Phase One: The Idea
We develop a conceptual model outlining for your Business Case including: your purpose, how the solution will deliver value to the target audience and how it will impact stakeholders.
We ensure to identify and understand the audience that will eventually accept/reject your proposal and socialise Your Idea with them early in the process.
We define a high-level purpose for your Business Base that encompasses the business need and category of solution that you plan to explore.
What problem will you solve?: Think deeply about the most important issue is or set of issues that need to be solved. You must identify the correct cause or problem of whatever issue(s) that are fundamental to the business operations of your target audience.
Why does it matter right now?: Why it is so important to focus on this problem, at this time, with specific solutions that are relevant to the specific business endeavours of your target audience? You must believe that your idea truly will enable your target audience to perform at a higher level.
How will we do it?: Now is not the time to dive into every detail. You must start to consider the category or categories of solutions that you plan to explore to address the problem.
Connect to the target audience’s business strategy by drawing direct lines from business objectives to the needs/solution and outline the way your idea should be measured. Make sure to map the points of connection between your idea and the organisation’s strategy.
Which objectives?: What might those business objectives be? Using the Balanced Scorecard, business objectives might fall under four perspectives: Economic Perspective, Customer Perspective, Internal Perspective and Enabling Perspective.
What kinds of connections?: When you know your target audience’s business objectives you can connect your idea into those business objectives.
Primacy: Connecting your idea to business objectives is really about giving primacy to the business and recognising that your work serves the goals of the business and not only the goals of your department.
Define metrics that matter: More detailed metrics will be developed once you choose a specific solution. However, even at this early stage, you should begin selecting metrics that matter based on the value you plan to deliver to the organisation. These metrics will help you keep an eye on what matters to the organisation as you shape your options and solution: Economic Performance, Efficiency & Cost, Agility & Cycle Time, Effectiveness & Quality, Culture & Perceptions.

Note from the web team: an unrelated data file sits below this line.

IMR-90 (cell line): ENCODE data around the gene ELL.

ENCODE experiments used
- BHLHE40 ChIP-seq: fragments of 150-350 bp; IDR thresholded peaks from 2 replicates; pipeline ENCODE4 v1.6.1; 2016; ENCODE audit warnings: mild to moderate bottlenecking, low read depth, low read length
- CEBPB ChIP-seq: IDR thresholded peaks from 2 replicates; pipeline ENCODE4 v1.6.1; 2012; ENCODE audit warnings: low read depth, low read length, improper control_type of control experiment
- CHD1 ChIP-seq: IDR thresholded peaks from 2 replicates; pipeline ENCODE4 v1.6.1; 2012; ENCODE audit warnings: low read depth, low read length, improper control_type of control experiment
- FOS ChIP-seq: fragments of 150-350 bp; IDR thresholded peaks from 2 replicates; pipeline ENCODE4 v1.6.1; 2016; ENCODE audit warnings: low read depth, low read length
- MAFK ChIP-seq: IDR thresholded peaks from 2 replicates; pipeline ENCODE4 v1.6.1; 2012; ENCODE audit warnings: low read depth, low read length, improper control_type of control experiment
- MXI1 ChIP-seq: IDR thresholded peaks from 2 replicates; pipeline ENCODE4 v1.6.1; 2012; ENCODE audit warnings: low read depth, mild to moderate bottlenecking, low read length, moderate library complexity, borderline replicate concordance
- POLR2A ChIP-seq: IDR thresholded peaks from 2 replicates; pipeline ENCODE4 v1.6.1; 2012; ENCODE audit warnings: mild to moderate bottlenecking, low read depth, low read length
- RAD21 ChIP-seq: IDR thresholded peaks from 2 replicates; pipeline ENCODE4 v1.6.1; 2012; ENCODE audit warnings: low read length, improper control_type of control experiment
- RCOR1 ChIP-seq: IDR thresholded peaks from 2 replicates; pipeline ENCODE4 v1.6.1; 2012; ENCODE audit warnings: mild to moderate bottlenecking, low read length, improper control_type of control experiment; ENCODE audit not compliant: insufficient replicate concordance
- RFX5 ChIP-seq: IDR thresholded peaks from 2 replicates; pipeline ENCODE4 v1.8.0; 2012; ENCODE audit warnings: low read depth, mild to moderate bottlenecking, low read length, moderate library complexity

TIP: 1) Every organisation has a strategy and many document it using structured tools such as the Balanced Scorecard/Strategy Maps or OKR’s (Objectives and Key Results). These tools make explicit the organisation’s mission, vision, values, objectives, and key initiatives.
2) You must frame your idea against a backdrop of existing and important business objectives. You must show your target audience how your idea supports THEIR objectives.
Knowing the target audience in the room is a crucial step to present your Business Case successfully. You must also know and understand the interests of everyone who will NOT be in the room: the organisation’s stakeholders, whose response to your idea can mean its life or death — regardless of what the target audience in the presentation room might truly want.
Who are the stakeholders?: How many stakeholder groups should you consider as you develop your proposal? Your depth of focus on how your plan affects a stakeholder will likely depend on what idea you are considering. Look at: Customers, Management, Employees, the Board, Regulators, Third Parties, Shareholders, Non-Government Organisations, the Public.